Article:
THE PATHS OF THE SENATE: COMPARATIVE STUDIES
Organization: University of Yaounde II, Cameroon
Venue: HILTON YAOUNDE
|Event Date/Time: Dec 03, 2013||End Date/Time: Dec 05, 2013|
|Abstract Submission Date: Sep 30, 2013|
|Paper Submission Date: Nov 15, 2013|
THE PATHS OF THE SENATE: COMPARATIVE STUDIES
10-11 December 2013, University of Yaounde II, Cameroon, Central/West Africa
Call for Papers
As a legislative institution which is largely neglected by scholars, especially in non-western countries, the senate is today running the risk of becoming irrelevant in many countries. While senators wield power and enjoy prestige in some countries, they are nothing less than retired politicians in other countries. This inter-disciplinary conference will, from a comparative perspective, look at the different paths of the senate, the life of senators and its place in democratic institutions. Papers may compare the nature and power of the senate across countries, the life of senators, the working mechanisms of the senate or the impact of its fabrication/demolition.
This conference is intended to explore unexplored areas, and to bring scholars and practitioners from different backgrounds and compare their findings. It will revisit the paths of the senate in order to understand the breaches, the continuities, the re-compositions and the usages of the following non-exclusive axes:
- The job of a senator: the “path to the senate”, patterns of recruitment, senate elections appointments, genders in the senate, the career of senators, life (and death) after the senate;
- Life in the senate: parliamentary work, functioning and dysfunction of the institution, weight and influence of the senate, politics in the senate (agenda, voting of texts, party majority, coalitions, discontinuities, usurpation, corruption, Lobbying, etc.), senate and government politics;
- Senate territories: determining the impact of the regime, the political system and the form of the state in the functioning of the senate.
Pre-constituted Panels could also be submitted on any topic related to the senate.
Despite its long history and the important role it plays in the smooth functioning of the Legislative Branch and balance of power, the senate has remained in the shadow, shielded from academic scrutiny. Legislative Studies students has taken sparing steps in examining the Parliament, but have largely focused on the lower house, pushing the senate to a conceptual “sidebar”. Apart from the American case where a long tradition has produced dozens of publications, the Senate has become an abandoned area of legislative studies. Life in the Senate, its capacity to act on the other organs of power, especially its fight over the control of foreign policies (the President and Senate being charged by the constitution to co-produce foreign treaties), the decision-making processes, its vetting of important appointments, the life of Senators after their mandate and the evolution of the institution, are areas which students of the US Senate have explored. Today, new areas of the life of the Senate are being explored with emphasis on the socio-political and historical dynamics of the institution.
In reality, the paths of the Senate lead to various places. During the era of Emperor Augustus, it enjoyed a huge prestige in the restored republic of the Sénatus Populusque Romanus. The senate was then so decisive because it shared the control of provinces with the emperor. Yesterday as today, in many countries, it is not just a recording, confirmation, or advertising chamber of government action, but a fearful indispensable incubator of liberal democracy, even when bicameralism sometimes appears unequal to the detriment of the upper chamber . While in some countries the senate is considered a consecrated institution, in others, it is appearing, albeit controversially, in political discussions (Burkina Faso) or even just recently? into the political system (Cameroon) or has even been dropped (Senegal). After setting a relatively generalized imitating process, the senate is today in danger of becoming obsolete in many countries. But historically, in bicameral settings, the senate has always played the technical role of a “chamber of reflection”.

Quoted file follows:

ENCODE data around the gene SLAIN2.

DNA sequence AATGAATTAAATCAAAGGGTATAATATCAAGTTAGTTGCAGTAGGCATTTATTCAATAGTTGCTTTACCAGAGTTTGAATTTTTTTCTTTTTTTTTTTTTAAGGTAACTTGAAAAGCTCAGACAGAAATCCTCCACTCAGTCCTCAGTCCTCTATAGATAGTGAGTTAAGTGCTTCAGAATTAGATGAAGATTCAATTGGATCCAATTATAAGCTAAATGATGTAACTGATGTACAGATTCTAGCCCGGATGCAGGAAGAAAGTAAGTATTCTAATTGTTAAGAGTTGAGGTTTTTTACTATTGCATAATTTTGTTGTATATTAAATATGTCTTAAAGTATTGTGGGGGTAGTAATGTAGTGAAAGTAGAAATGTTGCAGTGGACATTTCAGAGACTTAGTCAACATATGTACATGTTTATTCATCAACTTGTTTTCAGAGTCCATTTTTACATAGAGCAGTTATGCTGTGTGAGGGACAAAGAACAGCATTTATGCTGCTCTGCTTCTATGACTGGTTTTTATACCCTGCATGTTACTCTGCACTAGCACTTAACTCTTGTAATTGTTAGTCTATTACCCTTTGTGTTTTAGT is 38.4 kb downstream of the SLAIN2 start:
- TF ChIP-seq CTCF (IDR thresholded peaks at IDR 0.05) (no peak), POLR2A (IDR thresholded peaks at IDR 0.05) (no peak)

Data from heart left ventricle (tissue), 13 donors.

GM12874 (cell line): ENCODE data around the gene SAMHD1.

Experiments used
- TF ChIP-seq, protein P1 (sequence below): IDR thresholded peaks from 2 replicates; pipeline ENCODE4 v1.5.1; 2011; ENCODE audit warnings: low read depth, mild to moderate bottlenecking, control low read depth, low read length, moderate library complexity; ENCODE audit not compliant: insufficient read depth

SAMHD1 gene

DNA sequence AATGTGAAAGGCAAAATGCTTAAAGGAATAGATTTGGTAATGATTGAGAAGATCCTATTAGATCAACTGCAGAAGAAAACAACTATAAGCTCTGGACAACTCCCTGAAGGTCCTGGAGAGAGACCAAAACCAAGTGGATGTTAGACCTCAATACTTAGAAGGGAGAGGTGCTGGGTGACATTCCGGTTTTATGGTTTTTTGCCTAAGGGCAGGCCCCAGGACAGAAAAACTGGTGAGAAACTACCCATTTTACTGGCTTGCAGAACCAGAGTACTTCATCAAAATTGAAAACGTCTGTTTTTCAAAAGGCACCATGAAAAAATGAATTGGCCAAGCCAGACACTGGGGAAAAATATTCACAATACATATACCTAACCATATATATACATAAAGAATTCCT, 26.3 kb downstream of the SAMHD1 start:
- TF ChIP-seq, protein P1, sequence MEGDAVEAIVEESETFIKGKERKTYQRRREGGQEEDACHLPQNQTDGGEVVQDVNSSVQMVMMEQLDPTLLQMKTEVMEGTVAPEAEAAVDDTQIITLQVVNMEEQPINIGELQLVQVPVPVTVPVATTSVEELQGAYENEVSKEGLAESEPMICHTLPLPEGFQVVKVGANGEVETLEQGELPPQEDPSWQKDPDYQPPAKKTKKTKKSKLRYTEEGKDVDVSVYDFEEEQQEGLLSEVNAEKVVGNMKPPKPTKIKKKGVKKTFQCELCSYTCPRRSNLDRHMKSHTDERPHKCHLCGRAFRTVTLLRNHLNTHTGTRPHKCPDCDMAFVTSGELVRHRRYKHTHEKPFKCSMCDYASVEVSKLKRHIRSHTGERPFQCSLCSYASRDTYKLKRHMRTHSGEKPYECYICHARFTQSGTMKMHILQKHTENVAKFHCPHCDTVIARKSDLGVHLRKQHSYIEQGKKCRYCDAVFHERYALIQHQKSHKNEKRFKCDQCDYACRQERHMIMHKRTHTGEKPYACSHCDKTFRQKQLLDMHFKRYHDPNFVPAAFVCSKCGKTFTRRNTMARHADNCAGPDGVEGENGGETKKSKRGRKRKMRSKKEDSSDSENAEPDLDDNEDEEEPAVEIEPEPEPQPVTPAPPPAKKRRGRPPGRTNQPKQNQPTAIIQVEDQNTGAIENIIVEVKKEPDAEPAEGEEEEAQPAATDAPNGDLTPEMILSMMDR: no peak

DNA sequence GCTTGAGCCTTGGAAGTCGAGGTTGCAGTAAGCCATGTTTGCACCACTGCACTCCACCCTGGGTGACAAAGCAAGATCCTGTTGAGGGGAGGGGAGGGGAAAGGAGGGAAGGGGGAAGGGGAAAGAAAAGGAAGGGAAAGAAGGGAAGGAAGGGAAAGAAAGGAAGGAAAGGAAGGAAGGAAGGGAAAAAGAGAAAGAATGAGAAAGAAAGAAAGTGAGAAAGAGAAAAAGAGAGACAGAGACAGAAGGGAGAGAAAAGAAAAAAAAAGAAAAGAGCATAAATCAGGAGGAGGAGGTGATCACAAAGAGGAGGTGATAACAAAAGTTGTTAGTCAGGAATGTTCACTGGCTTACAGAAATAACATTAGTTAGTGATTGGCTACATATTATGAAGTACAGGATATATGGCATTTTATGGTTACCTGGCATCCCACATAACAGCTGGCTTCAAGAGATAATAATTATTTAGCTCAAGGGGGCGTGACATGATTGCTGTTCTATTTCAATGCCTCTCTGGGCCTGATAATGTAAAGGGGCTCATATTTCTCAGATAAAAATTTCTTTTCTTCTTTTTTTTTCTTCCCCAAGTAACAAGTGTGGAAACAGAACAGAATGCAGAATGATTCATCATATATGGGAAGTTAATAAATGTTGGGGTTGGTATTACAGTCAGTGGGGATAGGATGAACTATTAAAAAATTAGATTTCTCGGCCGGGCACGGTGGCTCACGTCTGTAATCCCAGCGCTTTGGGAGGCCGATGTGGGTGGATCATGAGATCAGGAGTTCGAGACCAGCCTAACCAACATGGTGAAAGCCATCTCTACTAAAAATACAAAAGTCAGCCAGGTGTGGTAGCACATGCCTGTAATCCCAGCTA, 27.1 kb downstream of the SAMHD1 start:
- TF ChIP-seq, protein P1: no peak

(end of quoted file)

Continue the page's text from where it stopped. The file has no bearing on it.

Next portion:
As an institution, the senate can be studied from two classical angles. The first view is from the institutionalism school, anchored in constitutional law and looking at the formal rules defining the relations between the senate and other state organs. It also studies the daily and concrete functioning of the senate. The question can be put this way: “what is the place of the senate in a given political system?” Based on institutional arrangements as a set of legal rules, connecting the whole to a single function, this analysis seeks to understand the articulation between political regime and political system, in order to explain the distribution of powers. The interdependence between legal constraints and political practices helps expand the analysis.
The second perspective is focused on the question: “who are senators and where are they from?” this angle considers a sociological view of the parliament by studying the nature of a senator as an elite. It helps portray the profile and mandate of the senator as an entry point into political careers. The biography of senators helps create archetypes but also provides variables which help compare them with other political professions. Particular attention can be paid to socio-demographic facts such as gender, age, cultural capital and social status. Political, partisan and socio-professional labels of senators, the patterns of their entry into, within, and out of the senate are other variables which through light on who a senator is. The question “how does one become a senator?” helps us to understand the main channels of recruitment into the senate. Does one enter through local government politics, by party militancy, or by holding administrative positions or by simple economic power? The goal would be to study the patterns and modes of entry into the senate, which will help outline an ethnography of the situation and career of senators. On this point, it will be interesting to understand what constitutes the success or failure of a senator: national or local anchor, local power tussle, party capital, position in the central political apparatus, parachute, etc.? How is the trajectory of a senator built considering the political context?